And what do all these people have in common? These crowds who cheered for the drawing and quartering of a homosexual? The medieval kings who ordered their men remorselessly to rape and murder their way through towns and villages? The conquistadors who actually did spit naked infants upon pikes?  Well, for one thing, they were all Christians, devout believers of utterly unshakable convictions. And, why not, really? In the Old Testament, Mr. Tough-on-Crime himself orders all manner of massacres and whatnot.  Yahweh is not merely vengeful and jealous but is also fiendishly diabolical in the manner of a James Bond villain. In 2 Kings 2, verses 23-24, He sends a couple of “she bears” to rip apart forty-two children for making fun of Elijah’s baldness. Do not mess with this cat. Seriously.

Am I saying that religion is the problem, that it “poisons everything” as a recent book put it? Certainly not. The claim that “religion poisons everything” is an empirical one, and until such time as we have studied religion in relation to, well, everything, we can’t possibly reach that conclusion. And there is, moreover, the undeniable fact that, in absolute terms, the secular (and in some cases aggressively irreligious) dictatorships of the 20th century: Nazi Germany, the Soviet Union, and Mao’s China, killed perhaps 100 million people between them. Indeed, Stalin, the foremost mass murderer in history, studied for the priesthood for only about four or five years so.

Here’s the catch, though. In absolute terms, the 20th century was undeniably the most violent in history. But there were also a lot more people to kill, and I am very far from convinced that, in relative terms, the 20th century was necessarily more violent than any of a number of centuries that preceded it.  For Americans, the death rate from their Civil War, fought amongst themselves in the 1860s, was about six times greater than World War Two; a Frenchman was more likely to die in the wars of the French Revolution and the Napoleonic Wars than during the World Wars;  the average person living in early 16th century “Germany” during the Thirty Years War, was almost certainly more likely to die from violence than the average German living in the first half of the 20th century, and all these wars were fought amongst Christians. We could go on and on. Need I even begin to enumerate the catastrophic death toll of the Atlantic Slave trade?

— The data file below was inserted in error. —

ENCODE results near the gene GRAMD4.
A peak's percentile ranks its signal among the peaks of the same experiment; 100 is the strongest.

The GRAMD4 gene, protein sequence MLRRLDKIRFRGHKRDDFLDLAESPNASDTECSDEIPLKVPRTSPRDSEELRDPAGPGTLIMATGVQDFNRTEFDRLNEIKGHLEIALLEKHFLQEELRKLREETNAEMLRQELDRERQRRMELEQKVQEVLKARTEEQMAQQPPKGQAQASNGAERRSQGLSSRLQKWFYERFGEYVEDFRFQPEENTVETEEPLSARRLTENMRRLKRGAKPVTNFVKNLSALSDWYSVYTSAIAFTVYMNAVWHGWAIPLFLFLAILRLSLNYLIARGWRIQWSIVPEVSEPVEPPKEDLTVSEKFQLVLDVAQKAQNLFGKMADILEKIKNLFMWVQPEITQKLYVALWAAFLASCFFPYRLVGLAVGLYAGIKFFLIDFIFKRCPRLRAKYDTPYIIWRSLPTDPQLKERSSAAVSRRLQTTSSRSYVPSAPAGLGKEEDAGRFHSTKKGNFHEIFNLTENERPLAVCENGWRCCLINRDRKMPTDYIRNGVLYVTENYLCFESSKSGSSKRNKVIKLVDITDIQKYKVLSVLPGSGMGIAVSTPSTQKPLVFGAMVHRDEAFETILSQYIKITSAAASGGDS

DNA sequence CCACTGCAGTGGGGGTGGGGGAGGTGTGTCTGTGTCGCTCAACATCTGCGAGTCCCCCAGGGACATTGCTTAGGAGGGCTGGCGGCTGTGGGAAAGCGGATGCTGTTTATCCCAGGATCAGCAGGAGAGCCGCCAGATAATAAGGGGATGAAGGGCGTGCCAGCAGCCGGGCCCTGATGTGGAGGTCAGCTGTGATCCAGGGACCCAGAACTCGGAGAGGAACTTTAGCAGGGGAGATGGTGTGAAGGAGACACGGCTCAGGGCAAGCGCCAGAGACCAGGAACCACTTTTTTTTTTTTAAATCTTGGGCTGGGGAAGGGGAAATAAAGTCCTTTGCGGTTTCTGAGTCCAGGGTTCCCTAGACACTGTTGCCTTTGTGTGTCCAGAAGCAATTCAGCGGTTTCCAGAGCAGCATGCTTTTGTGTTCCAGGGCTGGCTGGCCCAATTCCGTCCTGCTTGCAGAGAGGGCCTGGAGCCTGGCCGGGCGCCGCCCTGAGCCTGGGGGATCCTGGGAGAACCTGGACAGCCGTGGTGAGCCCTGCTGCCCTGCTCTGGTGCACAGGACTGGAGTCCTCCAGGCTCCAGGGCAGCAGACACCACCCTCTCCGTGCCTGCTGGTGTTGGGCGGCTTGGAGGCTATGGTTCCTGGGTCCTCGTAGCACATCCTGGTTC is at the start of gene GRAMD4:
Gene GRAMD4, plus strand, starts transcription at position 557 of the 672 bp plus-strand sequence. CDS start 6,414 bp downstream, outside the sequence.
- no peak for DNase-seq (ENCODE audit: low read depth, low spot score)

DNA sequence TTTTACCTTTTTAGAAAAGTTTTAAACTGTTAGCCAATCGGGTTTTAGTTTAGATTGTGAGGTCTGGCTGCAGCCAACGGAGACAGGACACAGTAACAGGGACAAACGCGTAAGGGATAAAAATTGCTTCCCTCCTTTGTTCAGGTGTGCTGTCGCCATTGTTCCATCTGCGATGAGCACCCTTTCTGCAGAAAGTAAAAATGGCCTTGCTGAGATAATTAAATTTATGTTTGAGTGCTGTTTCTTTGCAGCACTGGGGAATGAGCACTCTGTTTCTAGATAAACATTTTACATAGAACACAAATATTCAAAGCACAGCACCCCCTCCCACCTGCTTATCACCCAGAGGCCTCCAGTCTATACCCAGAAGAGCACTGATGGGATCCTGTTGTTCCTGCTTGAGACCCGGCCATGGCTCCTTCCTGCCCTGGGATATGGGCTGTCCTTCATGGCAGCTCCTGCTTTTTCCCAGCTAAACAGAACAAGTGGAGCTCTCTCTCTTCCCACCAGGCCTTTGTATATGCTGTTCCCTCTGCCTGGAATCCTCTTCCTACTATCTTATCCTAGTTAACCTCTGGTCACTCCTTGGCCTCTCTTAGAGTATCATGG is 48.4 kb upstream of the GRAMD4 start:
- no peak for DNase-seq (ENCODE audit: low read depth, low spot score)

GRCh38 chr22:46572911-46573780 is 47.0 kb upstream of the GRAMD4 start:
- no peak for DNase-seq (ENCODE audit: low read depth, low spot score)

Anyone who studies military history long enough eventually reaches the conclusion that there is basically nothing that people won’t do to one another. There is no act of betrayal or violence or cruelty so profane that people will not do it to their fellows in order to impose their will, and every human religion, doctrine, or philosophy can be and has been utilized to sanctify acts of unfathomable cruelty. But history also shows that people are often selfless, will sacrifice themselves for one another, and will die to defend the lives of otherwise defenseless people who they have never met and from whom they can earn no reward. As historians, we need to devote greater efforts to understanding what motivates actions such as these, in addition to understanding the everyday kindnesses, of which there are a multitude, that go unrecorded and unnoticed in the annals of history.

1 comment:

Graham Broad said...

This early update brought to you by a hot poker.